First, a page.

Serious hypersensitivity reactions, including anaphylaxis, hypotension, and dyspnea resulting in cardiac arrest and death have been reported with Mannitol Injection [ see Adverse Reactions (6)]. Stop the infusion immediately if signs or symptoms of a suspected hypersensitivity reaction develop. Initiate appropriate therapeutic countermeasures as clinically indicated.

5.2 Renal Complications Including Renal Failure

Renal complications, including irreversible renal failure, have been reported in patients receiving mannitol.

Reversible, oliguric acute kidney injury has occurred in patients with normal pretreatment renal function who received large intravenous doses of mannitol. Although the osmotic nephrosis associated with mannitol administration is in principle reversible, osmotic nephrosis in general is known to potentially proceed chronic or even end-stage renal failure. Monitor renal function closely, including signs of urine output reduction, during mannitol injection.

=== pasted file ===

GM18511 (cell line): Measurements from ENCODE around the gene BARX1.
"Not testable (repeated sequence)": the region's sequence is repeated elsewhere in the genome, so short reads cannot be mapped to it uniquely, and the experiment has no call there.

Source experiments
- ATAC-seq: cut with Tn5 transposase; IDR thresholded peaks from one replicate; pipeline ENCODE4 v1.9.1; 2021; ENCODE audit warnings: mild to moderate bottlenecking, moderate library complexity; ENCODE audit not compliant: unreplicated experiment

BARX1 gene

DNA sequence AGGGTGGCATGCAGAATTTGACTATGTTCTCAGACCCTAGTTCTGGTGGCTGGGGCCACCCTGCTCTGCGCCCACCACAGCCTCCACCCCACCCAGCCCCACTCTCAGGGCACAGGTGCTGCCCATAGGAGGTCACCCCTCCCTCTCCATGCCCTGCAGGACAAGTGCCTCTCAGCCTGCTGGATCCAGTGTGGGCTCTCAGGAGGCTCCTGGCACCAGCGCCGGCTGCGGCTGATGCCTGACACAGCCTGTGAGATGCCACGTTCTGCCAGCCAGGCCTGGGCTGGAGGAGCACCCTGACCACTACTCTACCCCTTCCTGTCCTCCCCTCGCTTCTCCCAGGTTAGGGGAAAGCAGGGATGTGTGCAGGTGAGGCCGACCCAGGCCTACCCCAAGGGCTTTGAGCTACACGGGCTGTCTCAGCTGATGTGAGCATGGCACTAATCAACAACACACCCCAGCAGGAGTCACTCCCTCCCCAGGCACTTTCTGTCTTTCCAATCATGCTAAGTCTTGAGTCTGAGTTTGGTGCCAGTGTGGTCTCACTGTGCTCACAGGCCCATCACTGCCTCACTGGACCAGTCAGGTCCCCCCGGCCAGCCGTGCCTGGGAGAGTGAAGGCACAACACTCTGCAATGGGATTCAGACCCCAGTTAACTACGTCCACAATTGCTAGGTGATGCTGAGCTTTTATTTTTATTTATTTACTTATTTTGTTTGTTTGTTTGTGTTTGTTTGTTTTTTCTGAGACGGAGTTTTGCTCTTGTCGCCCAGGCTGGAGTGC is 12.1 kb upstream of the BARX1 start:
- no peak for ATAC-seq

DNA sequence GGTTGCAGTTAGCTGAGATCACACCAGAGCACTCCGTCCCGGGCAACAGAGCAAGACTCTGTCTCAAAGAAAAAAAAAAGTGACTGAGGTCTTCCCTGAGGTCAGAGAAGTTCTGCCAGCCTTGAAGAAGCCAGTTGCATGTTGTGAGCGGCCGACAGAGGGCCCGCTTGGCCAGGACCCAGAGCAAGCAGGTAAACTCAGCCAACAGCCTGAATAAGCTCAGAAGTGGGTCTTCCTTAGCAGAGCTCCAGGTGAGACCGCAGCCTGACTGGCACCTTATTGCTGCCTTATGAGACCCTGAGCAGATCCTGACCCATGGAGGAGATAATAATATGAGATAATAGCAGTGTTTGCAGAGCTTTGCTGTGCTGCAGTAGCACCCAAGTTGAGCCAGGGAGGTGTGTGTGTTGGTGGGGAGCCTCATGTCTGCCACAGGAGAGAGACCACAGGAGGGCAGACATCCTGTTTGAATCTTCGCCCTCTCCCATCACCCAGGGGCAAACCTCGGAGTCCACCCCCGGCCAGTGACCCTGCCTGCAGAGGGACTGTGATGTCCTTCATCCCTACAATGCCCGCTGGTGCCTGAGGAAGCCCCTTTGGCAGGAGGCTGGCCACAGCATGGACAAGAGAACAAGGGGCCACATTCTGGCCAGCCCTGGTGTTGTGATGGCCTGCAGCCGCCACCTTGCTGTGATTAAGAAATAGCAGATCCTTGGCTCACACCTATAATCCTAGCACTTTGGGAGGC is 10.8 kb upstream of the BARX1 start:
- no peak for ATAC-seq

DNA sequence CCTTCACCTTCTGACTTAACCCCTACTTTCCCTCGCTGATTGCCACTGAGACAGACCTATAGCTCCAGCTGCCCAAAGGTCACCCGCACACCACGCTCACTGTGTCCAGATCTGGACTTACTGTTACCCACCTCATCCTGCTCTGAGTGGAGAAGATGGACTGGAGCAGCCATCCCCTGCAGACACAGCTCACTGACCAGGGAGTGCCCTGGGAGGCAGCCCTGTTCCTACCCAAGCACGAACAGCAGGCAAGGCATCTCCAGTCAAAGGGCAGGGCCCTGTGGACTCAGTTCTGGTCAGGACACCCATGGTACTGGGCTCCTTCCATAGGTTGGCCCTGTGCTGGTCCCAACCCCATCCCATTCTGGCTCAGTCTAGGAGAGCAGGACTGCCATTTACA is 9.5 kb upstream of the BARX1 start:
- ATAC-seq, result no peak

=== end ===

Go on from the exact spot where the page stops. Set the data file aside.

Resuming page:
Patients with pre-existing renal disease, patients with conditions that put them at risk for renal failure, or those receiving potentially nephrotoxic drugs or other diuretics, are at increased risk for renal failure following administration of Mannitol Injection. Avoid concomitant administration of nephrotoxic drugs (e.g., aminoglycosides) or other diuretics with Mannitol Injection, if possible [see Drug Interactions (7)].

Patients with oliguric acute kidney injury who subsequently develop anuria while receiving mannitol are at risk of congestive heart failure, pulmonary edema, hypertensive crisis, coma, and death.

During and following infusion of Mannitol Injection for the reduction in intracranial pressure, monitor the patient clinically and laboratory tests for changes in fluid and electrolyte status. Discontinue Mannitol Injection if renal function worsens [see Warnings and Precautions (5.5)].